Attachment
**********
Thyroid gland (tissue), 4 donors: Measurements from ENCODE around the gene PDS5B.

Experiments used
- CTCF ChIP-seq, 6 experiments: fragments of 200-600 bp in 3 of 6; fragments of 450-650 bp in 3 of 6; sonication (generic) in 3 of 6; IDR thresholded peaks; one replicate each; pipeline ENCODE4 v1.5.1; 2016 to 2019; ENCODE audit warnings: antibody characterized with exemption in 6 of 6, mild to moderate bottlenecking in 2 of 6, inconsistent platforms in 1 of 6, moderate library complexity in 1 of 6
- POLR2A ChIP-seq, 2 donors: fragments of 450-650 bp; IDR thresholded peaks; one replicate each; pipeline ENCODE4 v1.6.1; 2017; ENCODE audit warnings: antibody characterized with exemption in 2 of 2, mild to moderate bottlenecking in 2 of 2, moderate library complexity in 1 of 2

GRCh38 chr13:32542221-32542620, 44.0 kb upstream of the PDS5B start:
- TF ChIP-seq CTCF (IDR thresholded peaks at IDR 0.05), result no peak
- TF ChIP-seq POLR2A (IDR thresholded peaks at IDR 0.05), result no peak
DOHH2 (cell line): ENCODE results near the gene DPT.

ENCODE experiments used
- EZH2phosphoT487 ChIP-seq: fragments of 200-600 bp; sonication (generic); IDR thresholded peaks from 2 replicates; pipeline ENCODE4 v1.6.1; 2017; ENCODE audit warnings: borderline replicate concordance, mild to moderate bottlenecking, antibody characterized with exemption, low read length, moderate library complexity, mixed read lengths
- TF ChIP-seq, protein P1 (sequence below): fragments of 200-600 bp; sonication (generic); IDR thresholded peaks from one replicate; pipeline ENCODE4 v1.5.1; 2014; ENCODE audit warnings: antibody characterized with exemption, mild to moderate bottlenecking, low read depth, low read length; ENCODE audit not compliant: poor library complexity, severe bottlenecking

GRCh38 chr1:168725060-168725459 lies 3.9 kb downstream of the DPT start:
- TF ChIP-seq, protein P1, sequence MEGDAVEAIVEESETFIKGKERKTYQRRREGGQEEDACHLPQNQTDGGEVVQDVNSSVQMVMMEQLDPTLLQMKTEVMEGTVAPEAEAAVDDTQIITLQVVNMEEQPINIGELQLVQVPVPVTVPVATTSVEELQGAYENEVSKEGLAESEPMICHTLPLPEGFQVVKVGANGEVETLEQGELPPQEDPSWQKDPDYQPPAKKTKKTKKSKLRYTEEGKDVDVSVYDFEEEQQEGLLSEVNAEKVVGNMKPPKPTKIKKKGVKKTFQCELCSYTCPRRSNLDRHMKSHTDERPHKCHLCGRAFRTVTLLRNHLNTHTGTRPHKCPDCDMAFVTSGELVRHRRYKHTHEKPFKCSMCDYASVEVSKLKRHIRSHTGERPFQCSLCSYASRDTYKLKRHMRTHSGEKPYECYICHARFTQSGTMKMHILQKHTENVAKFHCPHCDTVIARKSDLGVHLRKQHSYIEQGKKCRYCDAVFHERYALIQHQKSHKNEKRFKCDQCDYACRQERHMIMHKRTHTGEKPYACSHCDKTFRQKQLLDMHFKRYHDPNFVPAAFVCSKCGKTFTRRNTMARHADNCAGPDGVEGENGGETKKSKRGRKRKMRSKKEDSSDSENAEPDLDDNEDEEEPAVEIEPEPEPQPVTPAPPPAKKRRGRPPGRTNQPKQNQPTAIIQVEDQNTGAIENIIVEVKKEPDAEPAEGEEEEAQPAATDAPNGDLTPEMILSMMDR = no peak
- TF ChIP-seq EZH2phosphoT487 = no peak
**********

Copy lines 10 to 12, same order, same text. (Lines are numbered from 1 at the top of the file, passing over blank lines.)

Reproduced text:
- EZH2phosphoT487 ChIP-seq: fragments of 200-600 bp; sonication (generic); IDR thresholded peaks from 2 replicates; pipeline ENCODE4 v1.6.1; 2017; ENCODE audit warnings: borderline replicate concordance, mild to moderate bottlenecking, antibody characterized with exemption, low read length, moderate library complexity, mixed read lengths
- TF ChIP-seq, protein P1 (sequence below): fragments of 200-600 bp; sonication (generic); IDR thresholded peaks from one replicate; pipeline ENCODE4 v1.5.1; 2014; ENCODE audit warnings: antibody characterized with exemption, mild to moderate bottlenecking, low read depth, low read length; ENCODE audit not compliant: poor library complexity, severe bottlenecking

GRCh38 chr1:168725060-168725459 lies 3.9 kb downstream of the DPT start: